Asus P5WD2 Premium i955X

BIOS Options and Overclocking Results


Examining the BIOS of the P5WD2
The "brains" behind the operation




Getting a glimpse of AMI's grey BIOS screens was a bit of change after constantly seeing AWARD/Phoenix versions on other boards.  While the options remain the same for the most part, it took a little searching to find exactly what we were looking for.  The initial page remains unchanged - check here for global system settings such as time and date, and an overview of what drives are installed.  The Advanced tab housed many other sections under the same roof.  The very first section called JumperFree Configuration we left for now as the default operations will work just fine.  We will need to return here later when we get to overclocking the P5WD2.

Moving onward brought us to the Advanced CPU and Chipset Settings.  These settings are used specifically for tweaking operations, such as manually inputting DRAM timings to optimize your memory or enable or disable Hyper-Threading for the CPU.  Most of these items are set to [AUTO] or to their optimal settings, so when in doubt it's OK to leave these alone.  We also found settings for the secondary PCI-e graphics slot here, with the options available to us being [Auto], 2x Mode or 4x mode, which is the fastest, but requires disabling the remaining 1x PCI-e slot.

Since the P5WD2 contains so many features, the BIOS must also reflect this, thus the Super I/O configuration page contains a long list of chipsets and controllers to be chosen from.  This might be the longest list we've ever seen, with dual LAN options, secondary SATA and IDE controllers with RAID thrown in, as well as the typical serial and parallel port addressing.  Our final stop occurs at the Hardware Monitor, which displays system temps and fan speeds.  Using the Q-Fan control, fan speeds can be set to optimal, performance mode, or even to silent mode, which maximizes the fan speed to provide the quietest operation possible.

Overclocking Tools
Tricks of the trade



Overclocking is never an exact science; there's no simple number or sequence to plug-in to get the desired results.  A lot has to be taken into account when tweaking your speeds, such as temperatures, voltages, and tolerance levels on the components you are using.  Of course, with experience, the journey has a few less bumps in the road.  With the P5WD2 the journey began once we changed the AI Overclocking setting to [Manual], which opened up a whole slew of new options.  CPU Frequency can be manually input as high as 450MHz, which sounds a bit extreme, and the DRAM settings allow for 5 pre-set dividers ranging from 400MHz to 800MHz speeds.  The dividers help keep speeds in check, but are not as fine-tuned as the options on some nForce 4 SLI Intel boards, which allowed us to set specific speeds for the memory.  On the other hand, both the PCI Express and PCI busses can be locked down to specific frequencies, which will prevent them from running into trouble as we raise the front side bus frequency.  To give our system some extra boost during the overlocking process, VCore and Memory voltages can be raised with the VCore only going so high as a tame 1.7V.  In addition, individual voltages for the FSB, MCH and ICH chipsets can also be raised to pre-set frequencies.  Plenty of tools to keep a tweaker happy.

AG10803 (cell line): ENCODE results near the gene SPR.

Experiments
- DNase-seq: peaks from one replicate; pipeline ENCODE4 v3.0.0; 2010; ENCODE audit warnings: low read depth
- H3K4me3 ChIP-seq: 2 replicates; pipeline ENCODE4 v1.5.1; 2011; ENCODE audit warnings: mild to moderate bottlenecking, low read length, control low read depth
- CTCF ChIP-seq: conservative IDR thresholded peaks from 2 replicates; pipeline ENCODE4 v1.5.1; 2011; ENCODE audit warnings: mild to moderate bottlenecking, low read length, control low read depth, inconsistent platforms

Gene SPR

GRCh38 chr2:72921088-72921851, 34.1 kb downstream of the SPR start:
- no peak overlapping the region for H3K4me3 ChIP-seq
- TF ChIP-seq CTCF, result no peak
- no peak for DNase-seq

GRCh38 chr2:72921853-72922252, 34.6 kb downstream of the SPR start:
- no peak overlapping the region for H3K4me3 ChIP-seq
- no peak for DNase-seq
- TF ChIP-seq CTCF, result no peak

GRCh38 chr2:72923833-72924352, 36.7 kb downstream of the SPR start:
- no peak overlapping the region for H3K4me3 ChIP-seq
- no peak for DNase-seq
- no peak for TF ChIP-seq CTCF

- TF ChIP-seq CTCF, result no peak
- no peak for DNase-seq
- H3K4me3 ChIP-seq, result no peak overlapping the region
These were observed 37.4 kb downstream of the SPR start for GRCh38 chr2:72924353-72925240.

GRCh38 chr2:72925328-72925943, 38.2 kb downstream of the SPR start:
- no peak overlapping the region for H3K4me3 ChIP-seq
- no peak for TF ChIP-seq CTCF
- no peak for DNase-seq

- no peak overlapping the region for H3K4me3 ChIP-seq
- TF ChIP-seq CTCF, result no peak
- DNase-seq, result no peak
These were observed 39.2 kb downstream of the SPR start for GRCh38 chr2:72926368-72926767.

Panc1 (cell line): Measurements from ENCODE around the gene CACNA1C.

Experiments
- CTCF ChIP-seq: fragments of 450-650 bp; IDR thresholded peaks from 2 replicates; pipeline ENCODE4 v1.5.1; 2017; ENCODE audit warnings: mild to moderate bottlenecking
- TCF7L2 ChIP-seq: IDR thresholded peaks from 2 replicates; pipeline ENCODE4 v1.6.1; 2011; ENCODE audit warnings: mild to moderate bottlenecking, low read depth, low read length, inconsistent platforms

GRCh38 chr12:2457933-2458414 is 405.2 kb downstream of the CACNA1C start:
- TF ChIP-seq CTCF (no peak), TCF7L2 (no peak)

Pentium 4 3.4GHz CPU
Overclocked to 4.05GHz

CPU-Z Results
P4 3.4GHz CPU
Overclocked to 4.05GHz

Corsair DDR2 667MHz
Overclocked to 793MHz

Rather than attempt at overclocking the P4EE, which would be out of the price range for the majority of us, we decided to take a P4 550 3.4GHz CPU and see how far we could push it. Our overclocking results were just what we had hoped for. We found that we were able to get as high as 4.05GHz with our 3.4GHz P4, which came out to 793MHz for the RAM.  We bumped up the voltages for the CPU, Chipset, and Memory just a bit, to give us enough extra boost to maintain the raised speeds.  This turned out to be the highest speed that we have been able to hit with this CPU, and reaching over 4GHz on air is a pretty mean feat.  At any rate, the extra 600MHz we picked up increased our SANDRA results quite a bit, so that our score was well over a 3.8GHz P4 in the CPU Arithmetic test, and we picked up nearly 400MB/s bandwidth in the memory benchmark.

Tags:  Asus, WD, Pre, EMI, Premium, ium

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